Are You Ready for a Fresh Gust?

Have you ever been in a sailboat when it seemed there was absolutely no breeze? While experienced sailors somehow can catch the wind when there is no wind, amateurs like me often find ourselves dead in the water, going nowhere.

Sailing is such an apt metaphor for life. Winds come and go, blowing from one direction or another. But no matter what winds we encounter, we must resolutely set our sail and rudder toward our desired destination.

Yet this is a mystery in some ways. Even Solomon, known for his great wisdom, admitted he didn’t understand how ships can stay on course, even amid adverse winds (Proverbs 30:18-19).

So here’s a question to ask: Which way are the winds blowing in your  life today? Are you experiencing pleasant breezes or fierce, unrelenting windstorms? Or perhaps you find yourself wearily praying for a “second wind” or a gust to help you get unstuck from your present doldrums.

From time to time, we all need a fresh gust of wind. Whether in our family, our finances, our ministry, or our career, things get pretty stale if no wind is blowing.

Although I’ve tended to shy away from sharing “prophetic” impressions in my blogs, recently I sensed God speaking to me through the metaphor of sailing. Even though the past few months have been fantastic in many ways, I sense that they’ve just gotten me ready for what’s ahead.

As I was praying about these things, I felt that God was saying quite distinctly, “Get ready for a gust  in August!” I took that as very good news. I’ve never liked to drift listlessly in the water, so it was great to hear that a new blast of wind was on the way!

However, I’ve also experienced times in my life when God sent a fresh gust of His Spirit and I wasn’t prepared. A strong breeze does a sailboat no good if the sail isn’t ready and the rudder isn’t set. Even worse, it can capsize the boat if the sailor isn’t paying attention!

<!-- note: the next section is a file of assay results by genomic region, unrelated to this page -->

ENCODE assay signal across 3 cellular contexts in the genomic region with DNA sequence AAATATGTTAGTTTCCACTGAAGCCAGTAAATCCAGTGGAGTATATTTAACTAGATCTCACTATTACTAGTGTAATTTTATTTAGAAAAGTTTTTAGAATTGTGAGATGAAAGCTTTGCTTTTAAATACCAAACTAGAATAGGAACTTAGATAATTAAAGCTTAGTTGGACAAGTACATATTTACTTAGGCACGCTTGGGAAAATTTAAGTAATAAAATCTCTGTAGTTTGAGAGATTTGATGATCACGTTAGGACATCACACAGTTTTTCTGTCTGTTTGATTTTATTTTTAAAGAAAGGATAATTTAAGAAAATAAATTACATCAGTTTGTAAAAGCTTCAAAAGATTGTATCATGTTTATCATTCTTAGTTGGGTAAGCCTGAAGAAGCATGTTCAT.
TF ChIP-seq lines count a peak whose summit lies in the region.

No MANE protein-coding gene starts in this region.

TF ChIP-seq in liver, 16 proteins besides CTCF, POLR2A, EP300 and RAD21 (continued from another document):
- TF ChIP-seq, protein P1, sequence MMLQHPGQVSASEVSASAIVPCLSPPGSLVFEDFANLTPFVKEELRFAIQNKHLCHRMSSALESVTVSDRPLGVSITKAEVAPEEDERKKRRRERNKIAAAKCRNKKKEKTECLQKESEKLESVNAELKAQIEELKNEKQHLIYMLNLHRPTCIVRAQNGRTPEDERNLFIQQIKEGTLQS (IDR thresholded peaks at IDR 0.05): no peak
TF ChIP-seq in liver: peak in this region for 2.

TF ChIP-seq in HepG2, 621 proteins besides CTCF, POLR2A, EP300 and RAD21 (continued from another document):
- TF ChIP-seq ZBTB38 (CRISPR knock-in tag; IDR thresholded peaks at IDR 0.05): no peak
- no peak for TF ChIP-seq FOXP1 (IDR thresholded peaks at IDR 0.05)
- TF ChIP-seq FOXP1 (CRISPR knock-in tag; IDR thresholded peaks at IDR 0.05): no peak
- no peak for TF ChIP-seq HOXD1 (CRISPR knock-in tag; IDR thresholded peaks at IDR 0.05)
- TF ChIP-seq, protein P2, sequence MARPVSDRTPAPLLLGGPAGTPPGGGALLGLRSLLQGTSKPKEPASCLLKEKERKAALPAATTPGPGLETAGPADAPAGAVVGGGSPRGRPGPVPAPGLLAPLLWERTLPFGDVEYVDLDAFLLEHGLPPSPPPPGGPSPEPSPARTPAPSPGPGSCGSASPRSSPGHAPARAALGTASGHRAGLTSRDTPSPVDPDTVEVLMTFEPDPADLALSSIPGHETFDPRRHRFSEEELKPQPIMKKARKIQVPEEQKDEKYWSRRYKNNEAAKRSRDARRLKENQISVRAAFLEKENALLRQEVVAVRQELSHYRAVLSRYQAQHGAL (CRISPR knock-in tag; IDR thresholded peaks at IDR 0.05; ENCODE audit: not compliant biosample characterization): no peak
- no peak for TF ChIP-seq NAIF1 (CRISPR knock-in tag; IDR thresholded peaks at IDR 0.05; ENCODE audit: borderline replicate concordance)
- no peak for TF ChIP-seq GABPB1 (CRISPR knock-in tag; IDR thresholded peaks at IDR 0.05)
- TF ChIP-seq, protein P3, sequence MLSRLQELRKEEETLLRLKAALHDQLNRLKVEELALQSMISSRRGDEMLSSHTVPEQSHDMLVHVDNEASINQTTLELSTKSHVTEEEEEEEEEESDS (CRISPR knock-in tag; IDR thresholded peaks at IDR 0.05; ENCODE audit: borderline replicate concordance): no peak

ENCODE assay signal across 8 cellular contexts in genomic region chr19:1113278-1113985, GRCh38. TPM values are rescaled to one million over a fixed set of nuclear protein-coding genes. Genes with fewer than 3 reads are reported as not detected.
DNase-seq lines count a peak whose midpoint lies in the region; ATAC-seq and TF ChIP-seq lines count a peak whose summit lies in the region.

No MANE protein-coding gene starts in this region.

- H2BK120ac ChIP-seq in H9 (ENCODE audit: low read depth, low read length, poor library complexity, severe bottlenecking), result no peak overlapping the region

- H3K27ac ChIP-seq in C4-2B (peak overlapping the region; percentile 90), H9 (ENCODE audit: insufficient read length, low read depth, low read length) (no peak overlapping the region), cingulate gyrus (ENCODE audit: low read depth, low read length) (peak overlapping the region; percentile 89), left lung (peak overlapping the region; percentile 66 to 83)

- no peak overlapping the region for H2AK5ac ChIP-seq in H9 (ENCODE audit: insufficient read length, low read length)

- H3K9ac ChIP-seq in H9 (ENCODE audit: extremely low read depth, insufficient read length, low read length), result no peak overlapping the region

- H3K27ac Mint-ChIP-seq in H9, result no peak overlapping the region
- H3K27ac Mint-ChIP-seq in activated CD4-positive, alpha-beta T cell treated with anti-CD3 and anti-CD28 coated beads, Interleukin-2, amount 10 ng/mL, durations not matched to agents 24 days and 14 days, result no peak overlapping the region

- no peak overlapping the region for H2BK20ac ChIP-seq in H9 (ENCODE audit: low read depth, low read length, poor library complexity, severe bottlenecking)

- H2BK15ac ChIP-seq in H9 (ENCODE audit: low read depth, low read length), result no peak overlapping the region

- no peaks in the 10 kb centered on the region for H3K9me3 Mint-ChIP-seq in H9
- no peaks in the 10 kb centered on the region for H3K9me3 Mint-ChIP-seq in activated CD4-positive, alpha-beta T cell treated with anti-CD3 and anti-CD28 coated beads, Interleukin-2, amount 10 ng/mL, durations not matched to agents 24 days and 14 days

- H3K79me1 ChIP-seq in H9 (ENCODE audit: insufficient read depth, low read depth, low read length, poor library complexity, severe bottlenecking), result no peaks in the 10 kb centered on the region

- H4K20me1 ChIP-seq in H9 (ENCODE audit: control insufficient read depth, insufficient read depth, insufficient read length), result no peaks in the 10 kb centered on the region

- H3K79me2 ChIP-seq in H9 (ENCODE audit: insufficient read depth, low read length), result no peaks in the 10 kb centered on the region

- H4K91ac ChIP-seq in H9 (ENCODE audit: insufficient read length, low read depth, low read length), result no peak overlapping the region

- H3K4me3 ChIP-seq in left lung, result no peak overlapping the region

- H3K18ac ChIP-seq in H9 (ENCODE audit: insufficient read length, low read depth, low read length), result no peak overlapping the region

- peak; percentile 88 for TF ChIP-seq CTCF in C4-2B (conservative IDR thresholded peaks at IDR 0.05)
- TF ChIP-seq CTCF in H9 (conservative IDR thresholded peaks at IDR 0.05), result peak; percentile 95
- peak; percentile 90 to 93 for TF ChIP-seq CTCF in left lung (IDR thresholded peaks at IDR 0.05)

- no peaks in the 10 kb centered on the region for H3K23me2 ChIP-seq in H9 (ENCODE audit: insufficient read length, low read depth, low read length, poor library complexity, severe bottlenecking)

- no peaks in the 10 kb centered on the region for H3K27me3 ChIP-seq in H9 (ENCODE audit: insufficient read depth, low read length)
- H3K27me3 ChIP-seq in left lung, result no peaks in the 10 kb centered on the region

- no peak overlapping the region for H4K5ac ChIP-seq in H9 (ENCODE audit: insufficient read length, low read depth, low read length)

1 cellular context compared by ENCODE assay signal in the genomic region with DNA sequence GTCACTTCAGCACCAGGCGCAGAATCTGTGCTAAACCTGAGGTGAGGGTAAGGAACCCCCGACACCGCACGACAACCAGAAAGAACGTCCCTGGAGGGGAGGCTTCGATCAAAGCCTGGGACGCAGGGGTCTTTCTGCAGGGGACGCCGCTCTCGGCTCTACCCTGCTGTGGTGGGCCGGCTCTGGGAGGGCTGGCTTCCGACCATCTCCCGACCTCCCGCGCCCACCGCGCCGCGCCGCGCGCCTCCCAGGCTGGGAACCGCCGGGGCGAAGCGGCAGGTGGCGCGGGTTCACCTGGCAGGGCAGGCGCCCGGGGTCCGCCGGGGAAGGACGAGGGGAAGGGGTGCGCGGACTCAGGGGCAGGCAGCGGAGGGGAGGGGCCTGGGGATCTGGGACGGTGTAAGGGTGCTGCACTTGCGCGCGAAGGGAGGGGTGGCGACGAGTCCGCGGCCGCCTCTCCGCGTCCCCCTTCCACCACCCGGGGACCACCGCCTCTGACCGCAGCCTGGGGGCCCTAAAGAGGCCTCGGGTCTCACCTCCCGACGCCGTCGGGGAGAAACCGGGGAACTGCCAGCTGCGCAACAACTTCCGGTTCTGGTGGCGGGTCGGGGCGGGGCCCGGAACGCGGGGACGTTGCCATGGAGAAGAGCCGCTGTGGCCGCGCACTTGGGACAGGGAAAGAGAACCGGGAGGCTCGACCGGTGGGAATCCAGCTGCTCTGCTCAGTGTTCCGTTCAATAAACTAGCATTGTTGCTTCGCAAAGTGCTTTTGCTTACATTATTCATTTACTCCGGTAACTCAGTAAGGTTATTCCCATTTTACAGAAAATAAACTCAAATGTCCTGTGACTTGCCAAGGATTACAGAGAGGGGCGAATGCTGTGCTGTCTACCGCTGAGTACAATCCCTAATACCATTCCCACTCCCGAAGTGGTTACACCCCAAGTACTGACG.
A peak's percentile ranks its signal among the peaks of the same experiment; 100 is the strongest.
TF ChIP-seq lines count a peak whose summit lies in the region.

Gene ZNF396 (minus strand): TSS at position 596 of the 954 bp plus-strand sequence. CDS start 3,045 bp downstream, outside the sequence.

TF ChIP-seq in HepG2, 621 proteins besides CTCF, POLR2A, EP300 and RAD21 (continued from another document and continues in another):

Will God truly send “a gust” in Au-gust? We will find out soon! But one thing is for sure: It’s best to be ready.

Sailboats are a lot like eagles, for both rely heavily on wind currents to supply their propulsion. We’re promised in Isaiah 40:31, “Those who wait on the Lord shall renew their strength; they shall mount up with wings like eagles, they shall run and not be weary, they shall walk and not faint.”

The message here for eagles, sailboats, or Christians is clear: Continually needing new strength and inspiration, we must wait expectantly for God to send a new gust of His divine wind. And based on Isaiah’s promise, we can expect a gust of God’s Spirit anytime, and any month, we’re willing to wait for it.

So now’s the time to prepare our hearts to be ready when it comes!

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You, the Magic Kingdom & Happily Ever After

Magic Kingdom

I had a strange dream last night. I was doing a Q & A session at a Christian conference, and someone unexpectedly asked, “What do you think of Mickey Mouse and the Magic Kingdom?”

Considering it a very odd question, I initially started to brush it off. “Well, I don’t really have much to say about Mickey from a Biblical perspective,” I said.

But suddenly I had a flash of insight…

“One thing I would point out, however, is that the original Disney franchise thrived because people were thirsting for something magical—which we would call supernatural or miraculous in the Christian life,” I explained. “Glass slippers, fairy dust, magic wands, and kisses that can raise the dead were symbolic of the kinds of things we’re yearning for God to do in our lives. We inherently sense that we’re unable to accomplish these things without His supernatural involvement.”

As the dream continued, I pointed out other parallels. “God’s kingdom IS a ‘magic’ kingdom. When Jesus preached on the kingdom of God, He performed healings and did all kinds of miracles. In His kingdom—as in an old Disney movie—each of His sons and daughters is a prince or princess, and we should treat other Christians like that today.”

Right before the dream came to an end, I went on a rant about how our churches and our Christian lives today should rediscover the “magic”—reflecting more of the miracle-working power of God.

Living Happily Ever After

After waking from this unusual dream, I’ve been reflecting on why we love the Disney fairy tales so much. Yes, there have been some great love stories, like Cinderella and Sleeping Beauty. But it’s not just  that the protagonists are handsome, beautiful, hard-working, or intelligent. They’ve needed something magical  and supernatural  in order to get to their happy ending.

In the same way, the Christian life is a magical, supernatural life, energized by the Holy Spirit instead of mere human effort. Without Christ living His life through us, all we have is dead religion—which doesn’t make for a good fairy tale at all.

Just as in the Cinderella story, we all need three things in order to experience a happy ending in our Christian life: (1) A love relationship with Jesus, the Prince; (2) Recognition of our glass slipper, the customized purpose we were born to fulfill; and (3) Reliance on the power of the Spirit to bring about His “magic” in our life.